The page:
The Achievement of T. S. Eliot

F. O. Matthiessen
THE achievement of The Achievement (now as when the first edition appeared in 1935) is that Professor Matthiessen directs the reader firmly and intelligently to the only source for those who would “understand” Mr. Eliot’s poetry: that is. to the poems of T. S. Eliot. If the primary function of literary criticism is this sort of direction (not the substitution of commentary for the fact), then the estimations that Mr. Matthiessen has written “the authoritative introduction to Eliot” stand unchallenged.
The edition is “revised and enlarged.” The revisions reveal no substantial change in the critic’s evaluations; the enlargement consists of two essays on Eliot’s “Plays ” and “The Quartets.” The lack of revision betrays no deafness by Mr. Matthiessen to recent condemnations and glorifications of Eliot’s stature. He announces his “growing divergence from his [Eliot’s] view of life,” but the original six essays “are still meant to stand as a whole, as an estimate ... of Eliot’s poetic method.”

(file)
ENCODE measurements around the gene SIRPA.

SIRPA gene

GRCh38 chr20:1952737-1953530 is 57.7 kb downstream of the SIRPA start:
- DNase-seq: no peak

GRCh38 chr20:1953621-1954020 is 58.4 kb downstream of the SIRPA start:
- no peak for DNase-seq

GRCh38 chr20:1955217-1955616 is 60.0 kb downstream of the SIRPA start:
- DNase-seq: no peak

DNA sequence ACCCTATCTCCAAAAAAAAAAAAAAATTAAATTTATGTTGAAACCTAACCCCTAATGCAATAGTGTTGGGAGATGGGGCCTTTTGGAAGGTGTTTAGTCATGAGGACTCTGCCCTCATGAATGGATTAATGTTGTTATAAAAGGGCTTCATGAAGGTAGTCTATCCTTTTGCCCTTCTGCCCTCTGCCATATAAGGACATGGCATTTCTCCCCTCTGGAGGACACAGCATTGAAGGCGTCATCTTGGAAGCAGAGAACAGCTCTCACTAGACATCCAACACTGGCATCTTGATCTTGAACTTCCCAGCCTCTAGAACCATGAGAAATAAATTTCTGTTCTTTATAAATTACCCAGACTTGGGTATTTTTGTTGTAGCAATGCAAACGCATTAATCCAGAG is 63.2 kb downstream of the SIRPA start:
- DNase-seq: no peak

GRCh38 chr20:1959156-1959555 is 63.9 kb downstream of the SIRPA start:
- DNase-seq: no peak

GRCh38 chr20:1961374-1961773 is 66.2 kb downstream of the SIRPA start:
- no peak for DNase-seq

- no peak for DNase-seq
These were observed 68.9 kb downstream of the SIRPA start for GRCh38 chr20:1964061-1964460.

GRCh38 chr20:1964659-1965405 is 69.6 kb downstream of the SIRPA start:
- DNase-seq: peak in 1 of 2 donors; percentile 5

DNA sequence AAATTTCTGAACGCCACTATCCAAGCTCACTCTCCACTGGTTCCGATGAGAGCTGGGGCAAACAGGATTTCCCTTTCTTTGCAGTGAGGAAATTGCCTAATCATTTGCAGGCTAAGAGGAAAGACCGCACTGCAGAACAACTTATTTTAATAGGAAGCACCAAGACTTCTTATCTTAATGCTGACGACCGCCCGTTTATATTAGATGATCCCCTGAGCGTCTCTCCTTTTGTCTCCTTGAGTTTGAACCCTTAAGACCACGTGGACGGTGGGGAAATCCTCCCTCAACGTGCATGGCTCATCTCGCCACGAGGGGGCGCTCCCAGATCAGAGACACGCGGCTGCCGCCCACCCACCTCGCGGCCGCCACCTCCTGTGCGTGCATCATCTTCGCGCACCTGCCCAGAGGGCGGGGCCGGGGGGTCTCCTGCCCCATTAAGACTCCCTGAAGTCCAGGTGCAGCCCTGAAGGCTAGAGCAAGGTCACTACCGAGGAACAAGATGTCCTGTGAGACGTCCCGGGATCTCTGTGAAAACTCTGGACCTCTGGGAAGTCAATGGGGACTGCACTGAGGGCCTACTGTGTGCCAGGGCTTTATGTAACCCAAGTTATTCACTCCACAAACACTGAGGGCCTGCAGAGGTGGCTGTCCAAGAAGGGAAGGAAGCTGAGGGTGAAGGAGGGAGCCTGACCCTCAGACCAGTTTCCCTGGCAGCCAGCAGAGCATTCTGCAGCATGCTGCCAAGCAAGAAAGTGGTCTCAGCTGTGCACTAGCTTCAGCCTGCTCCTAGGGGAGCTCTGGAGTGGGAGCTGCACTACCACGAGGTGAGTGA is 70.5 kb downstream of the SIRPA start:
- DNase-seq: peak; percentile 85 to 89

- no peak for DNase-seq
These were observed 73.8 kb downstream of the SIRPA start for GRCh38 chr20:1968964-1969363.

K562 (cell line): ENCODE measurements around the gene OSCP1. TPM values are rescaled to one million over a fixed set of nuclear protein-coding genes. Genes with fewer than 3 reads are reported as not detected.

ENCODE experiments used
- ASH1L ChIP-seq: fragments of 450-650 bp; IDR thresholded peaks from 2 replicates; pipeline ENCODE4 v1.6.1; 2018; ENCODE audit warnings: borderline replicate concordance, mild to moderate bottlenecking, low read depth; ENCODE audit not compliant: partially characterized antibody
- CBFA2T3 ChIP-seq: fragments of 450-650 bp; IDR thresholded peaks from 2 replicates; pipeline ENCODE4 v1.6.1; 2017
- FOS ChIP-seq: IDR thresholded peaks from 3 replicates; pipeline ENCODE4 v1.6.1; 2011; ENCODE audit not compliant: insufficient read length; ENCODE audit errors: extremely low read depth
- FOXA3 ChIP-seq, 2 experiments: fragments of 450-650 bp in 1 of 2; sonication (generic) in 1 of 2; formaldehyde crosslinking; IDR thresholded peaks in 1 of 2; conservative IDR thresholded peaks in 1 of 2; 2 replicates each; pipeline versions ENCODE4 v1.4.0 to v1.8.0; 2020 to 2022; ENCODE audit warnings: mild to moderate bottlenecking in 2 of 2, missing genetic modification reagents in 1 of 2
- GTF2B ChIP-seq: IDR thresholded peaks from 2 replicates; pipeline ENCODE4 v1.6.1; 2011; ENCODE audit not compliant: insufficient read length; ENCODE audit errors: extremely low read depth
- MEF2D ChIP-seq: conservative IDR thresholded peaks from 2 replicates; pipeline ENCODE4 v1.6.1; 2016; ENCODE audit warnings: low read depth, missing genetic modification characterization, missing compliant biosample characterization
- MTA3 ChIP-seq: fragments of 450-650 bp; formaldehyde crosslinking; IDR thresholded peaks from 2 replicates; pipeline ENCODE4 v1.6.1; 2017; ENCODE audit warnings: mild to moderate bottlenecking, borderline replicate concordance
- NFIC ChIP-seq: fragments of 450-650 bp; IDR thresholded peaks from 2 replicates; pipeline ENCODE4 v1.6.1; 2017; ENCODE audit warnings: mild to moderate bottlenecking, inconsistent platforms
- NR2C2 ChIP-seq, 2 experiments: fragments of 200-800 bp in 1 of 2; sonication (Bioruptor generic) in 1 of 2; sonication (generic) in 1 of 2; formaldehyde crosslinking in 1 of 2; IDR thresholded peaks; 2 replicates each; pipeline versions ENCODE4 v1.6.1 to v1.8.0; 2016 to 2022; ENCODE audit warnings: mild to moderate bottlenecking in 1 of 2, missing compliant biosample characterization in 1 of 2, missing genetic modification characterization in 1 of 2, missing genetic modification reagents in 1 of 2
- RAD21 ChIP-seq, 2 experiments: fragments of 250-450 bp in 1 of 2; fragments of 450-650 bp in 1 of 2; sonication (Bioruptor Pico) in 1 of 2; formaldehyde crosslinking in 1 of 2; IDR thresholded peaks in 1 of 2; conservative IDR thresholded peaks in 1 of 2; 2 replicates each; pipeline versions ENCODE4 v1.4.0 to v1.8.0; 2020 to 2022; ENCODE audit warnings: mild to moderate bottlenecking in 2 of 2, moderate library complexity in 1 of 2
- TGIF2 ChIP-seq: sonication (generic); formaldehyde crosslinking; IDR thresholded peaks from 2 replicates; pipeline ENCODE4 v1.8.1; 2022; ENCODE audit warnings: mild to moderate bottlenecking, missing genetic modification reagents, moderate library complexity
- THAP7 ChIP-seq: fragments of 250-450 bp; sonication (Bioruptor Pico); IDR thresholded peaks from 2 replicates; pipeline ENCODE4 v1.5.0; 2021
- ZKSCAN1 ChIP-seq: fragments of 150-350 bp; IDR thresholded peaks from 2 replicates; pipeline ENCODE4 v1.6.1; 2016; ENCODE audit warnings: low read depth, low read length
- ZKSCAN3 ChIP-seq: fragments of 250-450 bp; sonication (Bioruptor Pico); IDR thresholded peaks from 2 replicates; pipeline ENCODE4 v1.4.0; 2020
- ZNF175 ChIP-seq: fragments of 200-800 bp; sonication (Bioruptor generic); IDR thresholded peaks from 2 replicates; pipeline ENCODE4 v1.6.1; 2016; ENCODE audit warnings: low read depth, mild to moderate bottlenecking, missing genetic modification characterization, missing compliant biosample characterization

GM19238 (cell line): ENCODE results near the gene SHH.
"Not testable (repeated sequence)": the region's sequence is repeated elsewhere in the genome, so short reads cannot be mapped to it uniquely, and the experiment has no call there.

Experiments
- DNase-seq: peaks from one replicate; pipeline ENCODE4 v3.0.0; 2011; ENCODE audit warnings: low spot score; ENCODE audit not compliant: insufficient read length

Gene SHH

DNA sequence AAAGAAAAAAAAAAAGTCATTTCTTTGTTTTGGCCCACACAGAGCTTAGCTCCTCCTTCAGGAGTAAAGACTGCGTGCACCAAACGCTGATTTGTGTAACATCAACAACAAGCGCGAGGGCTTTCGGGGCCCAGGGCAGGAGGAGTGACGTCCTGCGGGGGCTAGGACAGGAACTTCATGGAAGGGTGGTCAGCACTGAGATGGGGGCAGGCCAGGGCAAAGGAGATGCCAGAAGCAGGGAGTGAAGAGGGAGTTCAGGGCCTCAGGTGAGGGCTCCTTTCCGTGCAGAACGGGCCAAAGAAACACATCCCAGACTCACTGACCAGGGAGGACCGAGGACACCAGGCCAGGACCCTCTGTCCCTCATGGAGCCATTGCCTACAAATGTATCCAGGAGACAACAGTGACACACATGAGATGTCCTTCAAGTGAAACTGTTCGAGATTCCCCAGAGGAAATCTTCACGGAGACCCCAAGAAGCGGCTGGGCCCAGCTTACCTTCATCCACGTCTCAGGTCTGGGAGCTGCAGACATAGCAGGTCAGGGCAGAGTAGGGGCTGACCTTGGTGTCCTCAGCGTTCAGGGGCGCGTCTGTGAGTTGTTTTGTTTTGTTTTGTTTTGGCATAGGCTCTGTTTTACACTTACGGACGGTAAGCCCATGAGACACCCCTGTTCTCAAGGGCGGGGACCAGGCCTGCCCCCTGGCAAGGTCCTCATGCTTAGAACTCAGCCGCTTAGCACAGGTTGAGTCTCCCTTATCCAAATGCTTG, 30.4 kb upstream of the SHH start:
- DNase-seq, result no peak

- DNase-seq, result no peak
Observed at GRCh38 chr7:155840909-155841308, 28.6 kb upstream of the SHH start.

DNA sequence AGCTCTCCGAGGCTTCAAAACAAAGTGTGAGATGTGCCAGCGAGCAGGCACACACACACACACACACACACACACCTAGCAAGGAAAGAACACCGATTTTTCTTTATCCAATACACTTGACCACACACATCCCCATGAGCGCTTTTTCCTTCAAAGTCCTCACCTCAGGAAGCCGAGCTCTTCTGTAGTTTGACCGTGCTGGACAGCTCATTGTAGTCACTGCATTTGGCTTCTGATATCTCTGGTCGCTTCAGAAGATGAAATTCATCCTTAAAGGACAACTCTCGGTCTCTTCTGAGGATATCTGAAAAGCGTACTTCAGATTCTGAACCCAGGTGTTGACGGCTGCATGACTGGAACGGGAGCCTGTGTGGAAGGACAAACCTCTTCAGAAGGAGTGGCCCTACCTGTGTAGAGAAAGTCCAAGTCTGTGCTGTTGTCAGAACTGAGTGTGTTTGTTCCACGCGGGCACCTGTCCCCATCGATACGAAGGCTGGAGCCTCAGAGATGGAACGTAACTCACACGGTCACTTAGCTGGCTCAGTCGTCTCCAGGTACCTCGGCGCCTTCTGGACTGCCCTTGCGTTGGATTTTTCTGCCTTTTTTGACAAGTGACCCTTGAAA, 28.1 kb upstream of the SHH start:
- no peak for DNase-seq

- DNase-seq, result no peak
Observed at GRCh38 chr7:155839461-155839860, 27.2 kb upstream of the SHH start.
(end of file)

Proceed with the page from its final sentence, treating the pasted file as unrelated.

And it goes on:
The added chapters are probably the least admirable. Perhaps the “contemplative depth” of Eliot’s recent works obscures the criticism. To anyone who has not been able to attain any great measure of understanding of “The Quartets,” Mr. Matthiessen’s contention that the new difficulty is one of thought rather than of form is barely instructive, and in a degree far inferior to the guidance which the 1935 edition offered to the earlier Eliot.
With the essays placed side by side, it might be suggested that here the excellence of the annotation varies conversely with the virtue of the subject matter. In any case. Mr. Matthiessen sends the reader to both the earlier and the more recent Eliot with the admonition to read him as a poet, for better or for worse, and only incidentally for politics or religion.